CJI's Roadside Oral Fluid Program was created as part of the “Great Lakes, High Stakes” project, in partnership with the National Highway Traffic Safety Administration’s Region 5 Office, to address the emergence of drug-impaired driving taking place on Indiana roads. Through the agency's Traffic Safety Division, CJI is equipping law enforcement officers with a new roadside tool, known as the SoToxa Mobile Test System, to identify and keep drug-impaired drivers off the road.
SoToxa is a handheld analyzer that uses an oral fluid swab to detect the presence of six kinds of drugs: cocaine, methamphetamine, opiates, cannabis (THC), amphetamine and benzodiazepines. It's similar to a portable breathalyzer, but instead of testing for traces of alcohol, it detects the presence of drugs.
How SoToxa will be used
To use SoToxa, the officer must have both a reason to stop a motorist, whether it’s for driving erratically, speeding or another infraction, and suspect impairment. During the traffic stop, officers will use standard detection techniques such as field sobriety tests, portable breathalyzers and suspect interviews to evaluate the driver. SoToxa would not replace those techniques but would instead function as an additional roadside tool officers could use.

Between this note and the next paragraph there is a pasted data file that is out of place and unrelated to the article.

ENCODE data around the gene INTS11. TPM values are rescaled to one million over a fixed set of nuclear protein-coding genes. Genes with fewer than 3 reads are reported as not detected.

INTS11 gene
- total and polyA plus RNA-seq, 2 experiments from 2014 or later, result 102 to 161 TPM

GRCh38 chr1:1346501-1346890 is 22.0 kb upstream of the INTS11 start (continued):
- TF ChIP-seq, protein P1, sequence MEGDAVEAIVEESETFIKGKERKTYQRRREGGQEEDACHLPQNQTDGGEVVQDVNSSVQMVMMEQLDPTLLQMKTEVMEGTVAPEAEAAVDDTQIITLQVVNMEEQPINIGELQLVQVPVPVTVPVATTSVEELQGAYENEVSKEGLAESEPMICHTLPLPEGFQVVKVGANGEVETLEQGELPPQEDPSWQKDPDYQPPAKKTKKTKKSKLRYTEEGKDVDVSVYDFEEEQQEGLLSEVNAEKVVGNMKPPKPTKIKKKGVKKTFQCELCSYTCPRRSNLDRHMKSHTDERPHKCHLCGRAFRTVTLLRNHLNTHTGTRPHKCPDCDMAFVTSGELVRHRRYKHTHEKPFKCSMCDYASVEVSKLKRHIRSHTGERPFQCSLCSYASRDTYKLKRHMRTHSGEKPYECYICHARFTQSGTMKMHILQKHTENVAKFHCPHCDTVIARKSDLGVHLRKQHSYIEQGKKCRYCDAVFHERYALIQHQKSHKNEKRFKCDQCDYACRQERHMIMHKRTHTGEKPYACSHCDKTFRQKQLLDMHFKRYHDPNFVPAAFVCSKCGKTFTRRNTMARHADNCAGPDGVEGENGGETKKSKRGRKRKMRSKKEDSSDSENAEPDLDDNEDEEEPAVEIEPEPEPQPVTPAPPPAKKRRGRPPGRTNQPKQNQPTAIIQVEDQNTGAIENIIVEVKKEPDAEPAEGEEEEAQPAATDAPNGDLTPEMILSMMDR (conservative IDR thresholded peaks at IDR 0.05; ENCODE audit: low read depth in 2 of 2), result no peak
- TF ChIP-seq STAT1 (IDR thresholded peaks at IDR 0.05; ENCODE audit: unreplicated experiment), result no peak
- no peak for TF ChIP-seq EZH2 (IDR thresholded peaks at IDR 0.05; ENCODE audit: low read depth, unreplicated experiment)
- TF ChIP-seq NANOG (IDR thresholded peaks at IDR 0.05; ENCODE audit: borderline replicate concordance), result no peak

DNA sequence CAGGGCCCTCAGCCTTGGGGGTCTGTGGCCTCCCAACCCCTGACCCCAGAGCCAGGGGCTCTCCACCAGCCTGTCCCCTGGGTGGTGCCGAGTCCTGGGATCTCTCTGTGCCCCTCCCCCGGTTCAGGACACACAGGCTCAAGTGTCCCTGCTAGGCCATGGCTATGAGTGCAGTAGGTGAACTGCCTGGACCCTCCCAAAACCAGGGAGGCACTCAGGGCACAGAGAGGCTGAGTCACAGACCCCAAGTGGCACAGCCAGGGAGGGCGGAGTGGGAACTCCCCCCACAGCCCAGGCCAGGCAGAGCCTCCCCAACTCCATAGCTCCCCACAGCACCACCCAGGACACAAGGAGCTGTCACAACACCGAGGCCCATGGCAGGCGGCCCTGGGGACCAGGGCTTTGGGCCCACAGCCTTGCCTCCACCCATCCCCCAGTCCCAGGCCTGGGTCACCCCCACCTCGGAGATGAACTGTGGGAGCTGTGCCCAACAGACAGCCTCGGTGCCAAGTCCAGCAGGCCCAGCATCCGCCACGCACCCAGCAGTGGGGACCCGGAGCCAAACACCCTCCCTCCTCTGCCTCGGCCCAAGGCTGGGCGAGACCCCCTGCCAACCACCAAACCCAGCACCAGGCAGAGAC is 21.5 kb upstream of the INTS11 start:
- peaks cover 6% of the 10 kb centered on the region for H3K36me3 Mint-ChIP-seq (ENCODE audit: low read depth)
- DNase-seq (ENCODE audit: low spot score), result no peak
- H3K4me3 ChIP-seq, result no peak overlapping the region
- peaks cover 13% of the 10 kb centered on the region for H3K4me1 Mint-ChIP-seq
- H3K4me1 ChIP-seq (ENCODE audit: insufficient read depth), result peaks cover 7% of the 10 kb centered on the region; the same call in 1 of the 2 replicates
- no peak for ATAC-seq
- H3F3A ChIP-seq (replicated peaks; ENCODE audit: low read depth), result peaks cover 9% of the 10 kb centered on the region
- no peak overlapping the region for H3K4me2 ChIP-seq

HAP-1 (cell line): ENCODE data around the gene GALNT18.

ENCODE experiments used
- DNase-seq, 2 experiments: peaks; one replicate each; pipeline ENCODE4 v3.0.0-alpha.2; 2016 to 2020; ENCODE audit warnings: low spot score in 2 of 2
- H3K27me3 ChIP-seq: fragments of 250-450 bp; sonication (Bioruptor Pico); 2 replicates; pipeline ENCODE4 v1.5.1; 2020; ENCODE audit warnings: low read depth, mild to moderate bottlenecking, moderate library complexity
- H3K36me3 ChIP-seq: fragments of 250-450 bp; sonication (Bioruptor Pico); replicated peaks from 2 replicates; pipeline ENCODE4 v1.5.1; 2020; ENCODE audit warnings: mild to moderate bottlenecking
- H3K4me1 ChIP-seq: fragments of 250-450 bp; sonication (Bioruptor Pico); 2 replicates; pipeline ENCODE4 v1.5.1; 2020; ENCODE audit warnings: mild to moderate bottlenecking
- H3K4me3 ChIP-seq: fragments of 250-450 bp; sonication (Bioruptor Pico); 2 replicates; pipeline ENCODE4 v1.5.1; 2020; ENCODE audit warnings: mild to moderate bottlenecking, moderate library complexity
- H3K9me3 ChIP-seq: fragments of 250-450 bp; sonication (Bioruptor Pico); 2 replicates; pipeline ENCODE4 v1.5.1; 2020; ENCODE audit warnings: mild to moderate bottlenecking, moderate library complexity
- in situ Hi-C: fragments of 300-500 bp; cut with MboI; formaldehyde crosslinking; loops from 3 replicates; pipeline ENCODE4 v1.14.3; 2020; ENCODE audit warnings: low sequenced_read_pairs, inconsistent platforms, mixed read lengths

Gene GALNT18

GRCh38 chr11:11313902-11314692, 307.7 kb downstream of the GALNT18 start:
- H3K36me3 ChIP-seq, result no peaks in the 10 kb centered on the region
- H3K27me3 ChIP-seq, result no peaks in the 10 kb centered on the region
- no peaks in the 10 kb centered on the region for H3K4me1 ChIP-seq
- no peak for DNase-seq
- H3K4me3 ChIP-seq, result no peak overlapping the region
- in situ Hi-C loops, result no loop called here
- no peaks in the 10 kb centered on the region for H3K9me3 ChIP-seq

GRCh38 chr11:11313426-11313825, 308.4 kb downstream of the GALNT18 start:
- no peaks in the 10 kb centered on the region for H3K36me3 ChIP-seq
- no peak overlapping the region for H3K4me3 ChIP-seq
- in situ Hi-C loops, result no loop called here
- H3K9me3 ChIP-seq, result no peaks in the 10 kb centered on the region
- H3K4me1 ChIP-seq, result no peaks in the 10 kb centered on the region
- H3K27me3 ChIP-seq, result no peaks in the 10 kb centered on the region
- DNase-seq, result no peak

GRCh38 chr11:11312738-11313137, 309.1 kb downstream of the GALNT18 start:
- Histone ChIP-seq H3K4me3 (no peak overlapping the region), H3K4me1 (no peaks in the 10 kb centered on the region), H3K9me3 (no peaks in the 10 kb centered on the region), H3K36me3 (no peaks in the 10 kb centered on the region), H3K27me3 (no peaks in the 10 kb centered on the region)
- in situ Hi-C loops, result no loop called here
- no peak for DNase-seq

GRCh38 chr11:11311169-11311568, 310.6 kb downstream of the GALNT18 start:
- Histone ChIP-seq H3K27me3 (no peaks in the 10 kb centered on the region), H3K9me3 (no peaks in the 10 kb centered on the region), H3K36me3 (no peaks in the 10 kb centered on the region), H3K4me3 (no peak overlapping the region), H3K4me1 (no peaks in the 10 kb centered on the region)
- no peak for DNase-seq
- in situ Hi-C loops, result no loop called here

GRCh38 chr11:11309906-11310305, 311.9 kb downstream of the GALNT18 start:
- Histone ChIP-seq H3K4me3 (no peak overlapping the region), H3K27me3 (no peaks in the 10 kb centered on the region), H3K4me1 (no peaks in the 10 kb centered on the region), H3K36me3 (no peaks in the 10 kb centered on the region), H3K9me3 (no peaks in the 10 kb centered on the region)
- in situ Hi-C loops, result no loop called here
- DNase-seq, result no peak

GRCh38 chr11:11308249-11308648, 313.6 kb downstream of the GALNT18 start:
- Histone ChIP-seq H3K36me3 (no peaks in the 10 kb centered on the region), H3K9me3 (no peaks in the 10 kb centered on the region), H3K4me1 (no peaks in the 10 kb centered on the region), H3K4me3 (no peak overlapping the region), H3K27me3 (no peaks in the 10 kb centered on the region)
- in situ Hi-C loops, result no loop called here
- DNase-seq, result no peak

If drug-impaired driving is suspected, the officer can ask the driver to take the SoToxa test. This is done by collecting an oral fluid sample, which is then inserted into the handheld analyzer. Results are available roadside within five minutes and indicate positive or negative for each of the six drug categories.
Much like a portable breathalyzer, the SoToxa test can be refused, and the results cannot be used as evidence in court to determine if the driver was impaired. The purpose of the test is to further establish probable cause, which can be used by the officer to make an arrest, administer a certified breath test, take the suspect for medical treatment or apply for a warrant to administer a blood draw.
The units cost $4,500 each, are reusable and were paid for with National Highway Traffic Safety Administration funds.